It's kind of boring to always see the >>> prompt in Python. What would be the best way to go about randomly changing the prompt prefix?

I imagine an interaction like:

This is a tobbaconist!>> import sys
Sorry?>> import math
Sorry?>> print sys.ps1
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    Just make sure you change it back before asking questions that include interpreter sessions... – jonrsharpe Nov 12 '15 at 10:29
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    @jonrsharpe "Why isn't my interpreter a tobbaconist!?" – SuperBiasedMan Nov 12 '15 at 10:33
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    You could even have random colours to go with the tobacconist. – Holloway Nov 12 '15 at 16:23
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    Paging @HovercraftFullOfEels – MikeTheLiar Nov 12 '15 at 17:03
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    It might be a good idea to keep all of your random prompts a fixed width. Unless you like the extra challenge of counting your spaces and ignoring when things don't look lined up to make sure you indent properly. – tpg2114 Nov 12 '15 at 18:52

According to the docs, if you assign a non-string object to sys.ps1 then it will evaluate the str function of it each time:

If a non-string object is assigned to either variable, its str() is re-evaluated each time the interpreter prepares to read a new interactive command; this can be used to implement a dynamic prompt.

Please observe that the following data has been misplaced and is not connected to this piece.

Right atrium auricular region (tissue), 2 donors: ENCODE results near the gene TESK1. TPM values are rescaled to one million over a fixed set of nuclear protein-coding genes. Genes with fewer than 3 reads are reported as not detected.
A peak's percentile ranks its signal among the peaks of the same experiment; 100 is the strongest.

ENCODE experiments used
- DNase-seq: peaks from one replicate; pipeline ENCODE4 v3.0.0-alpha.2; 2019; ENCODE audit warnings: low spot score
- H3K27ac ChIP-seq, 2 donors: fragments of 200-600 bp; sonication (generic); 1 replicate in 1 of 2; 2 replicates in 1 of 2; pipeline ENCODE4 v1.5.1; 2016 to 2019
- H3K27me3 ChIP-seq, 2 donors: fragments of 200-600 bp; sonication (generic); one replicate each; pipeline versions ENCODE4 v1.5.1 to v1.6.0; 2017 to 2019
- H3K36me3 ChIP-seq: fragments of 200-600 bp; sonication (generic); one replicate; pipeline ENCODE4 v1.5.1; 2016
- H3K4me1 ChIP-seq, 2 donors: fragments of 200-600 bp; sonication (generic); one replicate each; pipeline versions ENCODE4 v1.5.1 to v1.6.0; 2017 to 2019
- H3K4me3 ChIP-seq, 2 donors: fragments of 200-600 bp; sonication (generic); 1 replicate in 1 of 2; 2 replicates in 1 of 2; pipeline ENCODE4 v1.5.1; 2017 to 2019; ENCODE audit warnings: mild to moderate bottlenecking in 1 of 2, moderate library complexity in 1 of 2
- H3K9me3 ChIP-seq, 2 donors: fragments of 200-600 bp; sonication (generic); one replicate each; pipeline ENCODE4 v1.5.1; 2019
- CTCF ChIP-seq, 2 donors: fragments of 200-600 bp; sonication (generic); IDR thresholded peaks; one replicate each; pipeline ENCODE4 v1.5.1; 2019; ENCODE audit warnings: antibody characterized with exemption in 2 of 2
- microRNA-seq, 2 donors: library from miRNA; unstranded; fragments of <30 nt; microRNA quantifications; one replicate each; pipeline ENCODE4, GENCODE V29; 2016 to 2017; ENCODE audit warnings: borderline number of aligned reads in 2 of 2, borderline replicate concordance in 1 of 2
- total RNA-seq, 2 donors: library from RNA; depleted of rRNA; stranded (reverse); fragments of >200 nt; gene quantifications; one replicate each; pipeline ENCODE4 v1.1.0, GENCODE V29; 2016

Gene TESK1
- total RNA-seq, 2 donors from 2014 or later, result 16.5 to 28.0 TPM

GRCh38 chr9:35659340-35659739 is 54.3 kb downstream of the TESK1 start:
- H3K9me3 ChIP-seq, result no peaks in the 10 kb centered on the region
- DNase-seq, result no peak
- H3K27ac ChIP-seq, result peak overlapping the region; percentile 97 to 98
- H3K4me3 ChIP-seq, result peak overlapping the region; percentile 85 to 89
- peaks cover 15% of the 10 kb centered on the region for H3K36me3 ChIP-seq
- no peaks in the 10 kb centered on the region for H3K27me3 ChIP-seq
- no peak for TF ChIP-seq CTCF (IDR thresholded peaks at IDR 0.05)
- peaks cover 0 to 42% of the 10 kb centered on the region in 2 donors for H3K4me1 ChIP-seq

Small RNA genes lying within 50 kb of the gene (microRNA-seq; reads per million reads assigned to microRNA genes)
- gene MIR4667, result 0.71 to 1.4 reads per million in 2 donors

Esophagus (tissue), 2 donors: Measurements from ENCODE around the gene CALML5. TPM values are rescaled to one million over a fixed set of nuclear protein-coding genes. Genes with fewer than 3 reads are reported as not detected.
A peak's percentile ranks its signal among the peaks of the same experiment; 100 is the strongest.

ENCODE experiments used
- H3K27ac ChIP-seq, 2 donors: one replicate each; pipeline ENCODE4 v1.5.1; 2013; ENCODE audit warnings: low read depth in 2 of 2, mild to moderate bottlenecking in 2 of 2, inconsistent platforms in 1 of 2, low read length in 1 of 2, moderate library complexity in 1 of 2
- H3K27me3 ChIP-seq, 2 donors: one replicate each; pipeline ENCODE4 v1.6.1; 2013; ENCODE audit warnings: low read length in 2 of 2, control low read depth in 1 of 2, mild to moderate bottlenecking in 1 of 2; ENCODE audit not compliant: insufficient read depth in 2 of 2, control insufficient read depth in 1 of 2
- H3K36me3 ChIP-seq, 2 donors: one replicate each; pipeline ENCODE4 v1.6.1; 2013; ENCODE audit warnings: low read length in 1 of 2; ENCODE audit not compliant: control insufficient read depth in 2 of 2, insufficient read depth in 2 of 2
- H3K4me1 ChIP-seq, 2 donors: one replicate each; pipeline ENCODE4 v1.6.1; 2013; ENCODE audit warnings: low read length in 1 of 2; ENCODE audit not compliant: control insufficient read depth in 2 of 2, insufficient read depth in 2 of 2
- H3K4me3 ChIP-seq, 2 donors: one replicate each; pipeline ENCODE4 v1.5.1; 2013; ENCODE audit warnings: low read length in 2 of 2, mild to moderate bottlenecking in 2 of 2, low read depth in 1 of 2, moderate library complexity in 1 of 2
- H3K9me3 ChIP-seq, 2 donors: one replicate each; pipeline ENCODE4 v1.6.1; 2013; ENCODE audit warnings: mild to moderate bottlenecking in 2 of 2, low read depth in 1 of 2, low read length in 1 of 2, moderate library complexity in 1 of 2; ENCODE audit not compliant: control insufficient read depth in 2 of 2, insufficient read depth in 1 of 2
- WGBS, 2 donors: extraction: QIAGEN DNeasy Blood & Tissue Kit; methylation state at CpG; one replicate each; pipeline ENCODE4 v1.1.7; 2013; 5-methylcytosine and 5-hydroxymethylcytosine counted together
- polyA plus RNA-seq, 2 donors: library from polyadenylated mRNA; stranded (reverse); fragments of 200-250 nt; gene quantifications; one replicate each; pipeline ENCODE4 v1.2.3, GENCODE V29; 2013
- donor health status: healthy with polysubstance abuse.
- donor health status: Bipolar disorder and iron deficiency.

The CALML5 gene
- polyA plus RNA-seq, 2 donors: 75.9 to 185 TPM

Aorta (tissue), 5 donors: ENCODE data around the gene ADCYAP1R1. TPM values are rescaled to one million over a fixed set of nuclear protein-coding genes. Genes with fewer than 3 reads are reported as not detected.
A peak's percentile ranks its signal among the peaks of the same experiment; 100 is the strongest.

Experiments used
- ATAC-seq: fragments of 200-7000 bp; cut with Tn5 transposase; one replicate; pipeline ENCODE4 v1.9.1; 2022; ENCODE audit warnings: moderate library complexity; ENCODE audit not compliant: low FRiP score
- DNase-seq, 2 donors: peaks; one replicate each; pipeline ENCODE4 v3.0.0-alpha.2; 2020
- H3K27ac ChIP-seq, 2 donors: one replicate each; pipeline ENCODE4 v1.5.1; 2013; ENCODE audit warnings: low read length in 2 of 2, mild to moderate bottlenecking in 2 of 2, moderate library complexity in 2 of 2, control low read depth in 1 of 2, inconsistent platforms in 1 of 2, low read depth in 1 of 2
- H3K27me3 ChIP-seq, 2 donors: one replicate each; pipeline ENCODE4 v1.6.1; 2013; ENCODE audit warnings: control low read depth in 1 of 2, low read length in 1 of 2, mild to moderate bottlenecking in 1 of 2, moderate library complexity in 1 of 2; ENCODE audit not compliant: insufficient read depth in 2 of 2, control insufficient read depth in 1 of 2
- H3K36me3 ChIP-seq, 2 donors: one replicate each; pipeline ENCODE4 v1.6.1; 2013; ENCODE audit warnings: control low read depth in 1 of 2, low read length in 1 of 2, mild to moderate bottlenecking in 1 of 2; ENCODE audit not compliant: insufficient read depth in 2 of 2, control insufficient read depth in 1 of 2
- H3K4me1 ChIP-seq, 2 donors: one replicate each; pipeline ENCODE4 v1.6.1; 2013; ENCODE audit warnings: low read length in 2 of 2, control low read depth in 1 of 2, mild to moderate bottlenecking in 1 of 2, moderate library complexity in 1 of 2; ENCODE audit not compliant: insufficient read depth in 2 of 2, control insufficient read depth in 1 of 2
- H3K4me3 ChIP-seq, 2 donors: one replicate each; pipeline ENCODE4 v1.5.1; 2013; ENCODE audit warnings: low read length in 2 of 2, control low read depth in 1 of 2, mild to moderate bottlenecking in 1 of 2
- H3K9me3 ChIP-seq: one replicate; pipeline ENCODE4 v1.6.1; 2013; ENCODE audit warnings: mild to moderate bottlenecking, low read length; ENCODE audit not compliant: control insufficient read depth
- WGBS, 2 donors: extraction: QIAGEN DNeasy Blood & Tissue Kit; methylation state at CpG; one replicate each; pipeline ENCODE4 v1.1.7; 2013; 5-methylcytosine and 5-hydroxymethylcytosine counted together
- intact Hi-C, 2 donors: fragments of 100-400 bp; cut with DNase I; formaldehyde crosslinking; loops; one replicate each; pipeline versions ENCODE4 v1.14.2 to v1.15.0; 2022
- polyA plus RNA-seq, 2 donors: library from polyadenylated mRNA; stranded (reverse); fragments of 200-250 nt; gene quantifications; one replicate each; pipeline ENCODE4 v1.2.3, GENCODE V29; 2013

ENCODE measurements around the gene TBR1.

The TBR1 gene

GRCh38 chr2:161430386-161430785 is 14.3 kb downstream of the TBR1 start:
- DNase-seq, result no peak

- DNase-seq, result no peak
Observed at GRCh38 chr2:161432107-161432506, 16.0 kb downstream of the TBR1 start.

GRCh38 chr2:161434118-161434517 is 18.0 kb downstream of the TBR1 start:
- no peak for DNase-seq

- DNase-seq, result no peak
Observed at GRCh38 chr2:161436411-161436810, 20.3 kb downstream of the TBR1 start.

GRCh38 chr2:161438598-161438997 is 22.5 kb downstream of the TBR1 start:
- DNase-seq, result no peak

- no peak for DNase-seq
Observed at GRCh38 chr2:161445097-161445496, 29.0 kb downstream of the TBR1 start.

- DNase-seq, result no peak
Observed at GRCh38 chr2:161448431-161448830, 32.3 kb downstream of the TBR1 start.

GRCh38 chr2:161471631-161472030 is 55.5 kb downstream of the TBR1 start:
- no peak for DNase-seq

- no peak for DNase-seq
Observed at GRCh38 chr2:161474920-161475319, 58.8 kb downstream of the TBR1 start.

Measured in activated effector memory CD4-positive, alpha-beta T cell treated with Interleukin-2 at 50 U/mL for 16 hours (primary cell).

Well now it's obvious, you should make it dynamic! Make an object with a __str__ method where you can place any logic you want:

class Prompt:
    def __str__(self):
        # Logic to randomly determine string
        return string

You can also make changes or insert things into this class as you go too. So for example, you could have a list of messages in Prompt that you append to, or change, and that will affect the console message.

| improve this answer | |

Try this:

>>> import sys
>>> import random
>>> class RandomPrompt(object):
...     prompts = 'hello >', 'hi >', 'hey >'
...     def __repr__ (self): return random.choice(self.prompts)
>>> sys.ps1 = RandomPrompt()
hello >1
hi >2
| improve this answer | |
  • __repr__() or __str__()? – glglgl Nov 12 '15 at 12:20
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    @glglgl, the prompt is generated by calling __str__(). If it's not defined, it defaults to __repr__() so in this case it doesn't matter which. – Holloway Nov 12 '15 at 12:38
  • Just to be sure: why would you want to write a class in this example. Wouldn't def RandomPrompt(): prompts = [...]; return choice(prompts) suffice? – andrepd Nov 12 '15 at 22:47
  • A function would run the initialization every time. In this particular case it wouldn't be expensive but it's generally a good practice to divide the initialization from the actual code. – Klaus D. Nov 13 '15 at 1:34

For changing the prompt, we use

>>>import sys
>>>sys.ps1 = '=>'

Now the way to do it randomly would be something like this:

import random
import sys

random_prompts = ['->', '-->', '=>', 'Hello->']
sys.ps1 = random.choice(random_prompts)

To execute this when your python interpreter starts, you can follow this guide: https://docs.python.org/2/tutorial/appendix.html#the-interactive-startup-file

| improve this answer | |

Nice question. The >>> prompt is in sys.ps1, the ... in sys.ps2. The next question would be how to change this randomly. Just as a demonstration of changing it by hand:

>>> import sys
>>> sys.ps1 = '<<<'
<<<sys.ps1 = '<<< '
<<< sys.ps2 = '.?. '
<<< for i in line:
| improve this answer | |

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